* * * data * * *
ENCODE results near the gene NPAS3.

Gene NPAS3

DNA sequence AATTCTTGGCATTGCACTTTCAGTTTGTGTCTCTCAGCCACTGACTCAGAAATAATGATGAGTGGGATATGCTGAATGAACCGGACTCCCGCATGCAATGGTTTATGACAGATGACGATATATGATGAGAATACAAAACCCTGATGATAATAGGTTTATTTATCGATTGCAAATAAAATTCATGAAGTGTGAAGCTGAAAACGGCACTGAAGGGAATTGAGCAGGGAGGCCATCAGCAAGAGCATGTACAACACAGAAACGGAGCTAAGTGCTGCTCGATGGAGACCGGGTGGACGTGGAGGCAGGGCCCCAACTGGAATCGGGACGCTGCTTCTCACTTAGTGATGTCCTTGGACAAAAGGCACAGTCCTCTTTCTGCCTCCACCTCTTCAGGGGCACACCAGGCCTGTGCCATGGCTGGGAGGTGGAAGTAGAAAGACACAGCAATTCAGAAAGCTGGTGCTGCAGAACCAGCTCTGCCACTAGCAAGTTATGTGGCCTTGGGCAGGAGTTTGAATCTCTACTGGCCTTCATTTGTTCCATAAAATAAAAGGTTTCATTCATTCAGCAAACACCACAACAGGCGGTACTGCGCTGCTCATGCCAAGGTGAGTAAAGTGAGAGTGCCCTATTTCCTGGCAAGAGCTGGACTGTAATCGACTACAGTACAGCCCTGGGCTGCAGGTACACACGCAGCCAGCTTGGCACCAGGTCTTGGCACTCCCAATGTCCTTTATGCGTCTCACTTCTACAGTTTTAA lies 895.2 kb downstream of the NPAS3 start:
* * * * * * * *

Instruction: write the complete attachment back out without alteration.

ENCODE results near the gene NPAS3.

Gene NPAS3

DNA sequence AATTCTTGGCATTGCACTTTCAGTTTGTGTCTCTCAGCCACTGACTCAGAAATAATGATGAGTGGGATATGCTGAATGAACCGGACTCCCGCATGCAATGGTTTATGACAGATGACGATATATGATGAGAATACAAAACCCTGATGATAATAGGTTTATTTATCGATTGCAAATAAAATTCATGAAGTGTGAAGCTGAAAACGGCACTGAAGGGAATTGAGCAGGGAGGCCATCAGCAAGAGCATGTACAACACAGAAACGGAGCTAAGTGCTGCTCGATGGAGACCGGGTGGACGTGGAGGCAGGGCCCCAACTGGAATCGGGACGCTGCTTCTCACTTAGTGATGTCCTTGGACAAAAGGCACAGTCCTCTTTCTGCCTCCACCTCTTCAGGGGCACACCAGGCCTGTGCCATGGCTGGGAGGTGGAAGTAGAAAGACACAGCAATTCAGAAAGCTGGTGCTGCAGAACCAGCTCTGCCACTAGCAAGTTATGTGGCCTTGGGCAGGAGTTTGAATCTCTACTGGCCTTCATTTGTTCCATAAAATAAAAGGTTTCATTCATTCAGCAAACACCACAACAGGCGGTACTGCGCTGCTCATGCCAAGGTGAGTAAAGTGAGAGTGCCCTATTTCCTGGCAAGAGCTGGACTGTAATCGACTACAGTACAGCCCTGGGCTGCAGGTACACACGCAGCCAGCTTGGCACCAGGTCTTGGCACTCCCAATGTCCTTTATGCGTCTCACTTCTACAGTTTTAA lies 895.2 kb downstream of the NPAS3 start: